Tag Archives: hospital parking

Tired of the high cost of hospital parking? Try not paying

If there is one universal issue that irks Ontario hospital patients, it’s hefty parking charges.

In many towns the only “pay” parking is at the hospital. Where there are commercial parking lots in the surrounding area, hospitals routinely charge twice the going rate or more.

This particularly limits those who have mobility issues and would have a hard time walking to the hospital from a nearby commercial lot. Transit is often not a reasonable alternative.

Now a cancer patient in St. John’s, Newfoundland has come up with his own solution – just don’t pay it.

According to CBC News, Tom Babcock refused to pay for parking at that city’s health sciences centre. When the Royal Newfoundland constabulary was called, they said they had no jurisdiction to write him a ticket on private property.

Babcock looks forward to his day in court when he will argue that the charges are a contravention of the Canada Health Act. Eastern Health, which manages the hospital, is refusing to take him there. There is no word on whether they will let him back in the lot.

“It’s patently, morally, ethically wrong to charge people to see their doctors,” Babcock told the CBC. “Especially people who have to be here five days a week paying $8, $10 a day to see their doctor, and they can’t afford it, and that’s wrong.”

Unfortunately for most Ontario hospitals, hospital parking is automated. You could be waiting a long time for that gate to lift by refusing to pay. Unlike Newfoundland, we’ve eliminated most of the jobs in the exit booths of our parking lots.

All the fuss about parking-centered care

Patient-centered care is the latest catch phrase being used by health care administrators, politicians and policy wonks.

It has become so frequent in its use it has actually supplanted the mandatory use of “evidence-based decision making” as this year’s mantra.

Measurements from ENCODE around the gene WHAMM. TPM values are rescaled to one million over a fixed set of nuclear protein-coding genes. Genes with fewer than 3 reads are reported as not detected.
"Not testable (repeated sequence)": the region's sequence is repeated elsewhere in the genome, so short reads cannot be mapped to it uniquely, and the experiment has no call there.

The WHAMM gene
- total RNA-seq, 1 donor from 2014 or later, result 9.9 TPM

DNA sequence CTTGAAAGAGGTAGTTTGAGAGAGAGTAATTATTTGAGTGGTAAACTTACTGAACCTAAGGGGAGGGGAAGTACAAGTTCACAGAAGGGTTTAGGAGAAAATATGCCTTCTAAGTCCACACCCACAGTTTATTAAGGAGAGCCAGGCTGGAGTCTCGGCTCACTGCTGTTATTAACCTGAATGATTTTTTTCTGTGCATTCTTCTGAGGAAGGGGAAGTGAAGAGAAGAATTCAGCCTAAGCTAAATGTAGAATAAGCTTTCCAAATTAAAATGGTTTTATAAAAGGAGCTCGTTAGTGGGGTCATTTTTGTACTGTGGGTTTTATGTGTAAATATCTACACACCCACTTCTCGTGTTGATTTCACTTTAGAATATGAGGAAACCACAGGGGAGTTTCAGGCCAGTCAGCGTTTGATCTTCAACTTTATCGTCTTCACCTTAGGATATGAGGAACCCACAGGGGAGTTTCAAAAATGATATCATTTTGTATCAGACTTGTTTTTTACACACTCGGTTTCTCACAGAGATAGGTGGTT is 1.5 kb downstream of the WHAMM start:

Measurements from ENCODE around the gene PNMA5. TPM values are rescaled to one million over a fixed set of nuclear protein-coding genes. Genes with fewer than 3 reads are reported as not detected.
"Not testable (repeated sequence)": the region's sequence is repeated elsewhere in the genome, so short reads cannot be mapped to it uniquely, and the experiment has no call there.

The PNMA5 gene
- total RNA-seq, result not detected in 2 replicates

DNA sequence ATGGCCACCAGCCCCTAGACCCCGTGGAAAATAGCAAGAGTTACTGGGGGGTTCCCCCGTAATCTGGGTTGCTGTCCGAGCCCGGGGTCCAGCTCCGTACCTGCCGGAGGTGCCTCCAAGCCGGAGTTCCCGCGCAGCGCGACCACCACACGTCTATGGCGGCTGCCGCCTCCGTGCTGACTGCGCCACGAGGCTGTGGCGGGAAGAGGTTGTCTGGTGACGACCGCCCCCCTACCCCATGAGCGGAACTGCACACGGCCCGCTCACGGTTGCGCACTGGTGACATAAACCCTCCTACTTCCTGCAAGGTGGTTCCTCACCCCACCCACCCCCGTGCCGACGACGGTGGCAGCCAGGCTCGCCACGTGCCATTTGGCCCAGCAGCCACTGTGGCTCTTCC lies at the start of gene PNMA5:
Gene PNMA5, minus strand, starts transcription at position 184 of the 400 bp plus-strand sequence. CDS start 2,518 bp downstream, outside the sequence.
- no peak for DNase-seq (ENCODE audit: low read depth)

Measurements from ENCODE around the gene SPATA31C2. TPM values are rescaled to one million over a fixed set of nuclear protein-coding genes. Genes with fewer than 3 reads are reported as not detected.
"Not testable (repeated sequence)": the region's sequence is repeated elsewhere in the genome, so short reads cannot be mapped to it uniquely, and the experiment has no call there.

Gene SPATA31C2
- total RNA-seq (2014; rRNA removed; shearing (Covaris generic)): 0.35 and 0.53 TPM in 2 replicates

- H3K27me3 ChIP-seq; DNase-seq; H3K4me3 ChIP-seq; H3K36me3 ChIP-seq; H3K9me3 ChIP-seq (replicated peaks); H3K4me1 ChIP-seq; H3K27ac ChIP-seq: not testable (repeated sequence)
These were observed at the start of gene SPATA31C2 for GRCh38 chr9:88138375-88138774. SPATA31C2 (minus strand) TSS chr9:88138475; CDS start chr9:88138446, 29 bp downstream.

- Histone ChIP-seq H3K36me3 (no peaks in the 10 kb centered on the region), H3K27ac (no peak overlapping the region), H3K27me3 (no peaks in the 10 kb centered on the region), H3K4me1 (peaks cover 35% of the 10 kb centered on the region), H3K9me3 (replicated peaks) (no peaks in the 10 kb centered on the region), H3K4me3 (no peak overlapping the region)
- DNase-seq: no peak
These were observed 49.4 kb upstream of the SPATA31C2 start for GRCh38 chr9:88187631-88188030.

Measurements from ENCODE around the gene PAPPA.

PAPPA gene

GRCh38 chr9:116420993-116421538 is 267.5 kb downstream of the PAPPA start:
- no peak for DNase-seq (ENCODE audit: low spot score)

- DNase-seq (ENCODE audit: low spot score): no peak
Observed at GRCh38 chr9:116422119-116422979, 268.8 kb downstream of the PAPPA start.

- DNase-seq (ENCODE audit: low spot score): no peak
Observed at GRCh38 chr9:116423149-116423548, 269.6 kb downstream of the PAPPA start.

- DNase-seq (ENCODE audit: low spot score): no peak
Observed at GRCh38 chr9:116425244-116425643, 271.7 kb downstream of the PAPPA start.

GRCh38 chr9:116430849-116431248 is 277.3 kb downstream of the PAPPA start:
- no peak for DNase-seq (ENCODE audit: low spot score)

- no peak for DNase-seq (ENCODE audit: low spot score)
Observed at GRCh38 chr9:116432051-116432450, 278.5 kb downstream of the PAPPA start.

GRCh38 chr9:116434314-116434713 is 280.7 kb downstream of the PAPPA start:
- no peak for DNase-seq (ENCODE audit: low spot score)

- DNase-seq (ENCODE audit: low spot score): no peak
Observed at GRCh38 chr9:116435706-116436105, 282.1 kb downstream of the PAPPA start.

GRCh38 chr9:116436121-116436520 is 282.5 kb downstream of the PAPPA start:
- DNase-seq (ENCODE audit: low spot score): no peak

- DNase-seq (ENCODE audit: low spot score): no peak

Despite the mantra, most of us would be hard pressed to point to a specific initiative that trumps the patients’ interest over that of the interests of institutional health care providers.

It is therefore interesting to see the response to the Canadian Medical Association Journal’s (CMAJ) recent editorial that calls upon hospitals to abandon 1 per cent of their revenue to make parking free.

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Ontario needs to regulate cost of accessing personal health records — Cavoukian

Ann Cavoukian, Ontario’s Information and Privacy Commissioner has called upon the province to regulate the amount doctors and other health care providers can charge to provide patients with copies of their health records.

Cavoukian writes that “access to one’s own records of personal information is a cornerstone of fair information practices and privacy legislation. In the context of health care, the right of access enables individuals to determine what shall or shall not be done with their own bodies, to exercise control over the collection, use or disclosure of their own personal health information, and to require the correction or amendment of that information.”

While the McGuinty government did draft a regulation around such fees in 2006, it was never passed.

A patient complained to the Commission about a $125 fee charged by her physician for access to 34 pages of her records. They found $125 to exceed “reasonable cost recovery” and ordered the physician to reduce the fee to $33.50. The Commission arrived at the fee by suggesting $30 be charged for the first 20 pages to cover time for the doctor to review the information, and 25 cents per page be charged beyond that.

Health Minister Deb Matthews said she didn’t believe the problem to be widespread, but said she would talk to the Ontario Medical Association about it.

Creeping charges related to access to health care is becoming a growing issue.

A few years ago Vector conducted a poll in which the majority agreed that the high cost of parking at hospitals constituted a health care user fee.

If you want to find the most expensive place to park in any town or city, it’s usually the hospital. We have seen ridiculous attempts by hospitals to protect that revenue such as erecting fences to prevent people from walking from nearby free parking lots. Municipalities have been forced to limit parking in nearby neighborhoods as patients and their families try and avoid the high fees.

The high parking fees have also been used as an argument by some hospitals for divesting services elsewhere in the community.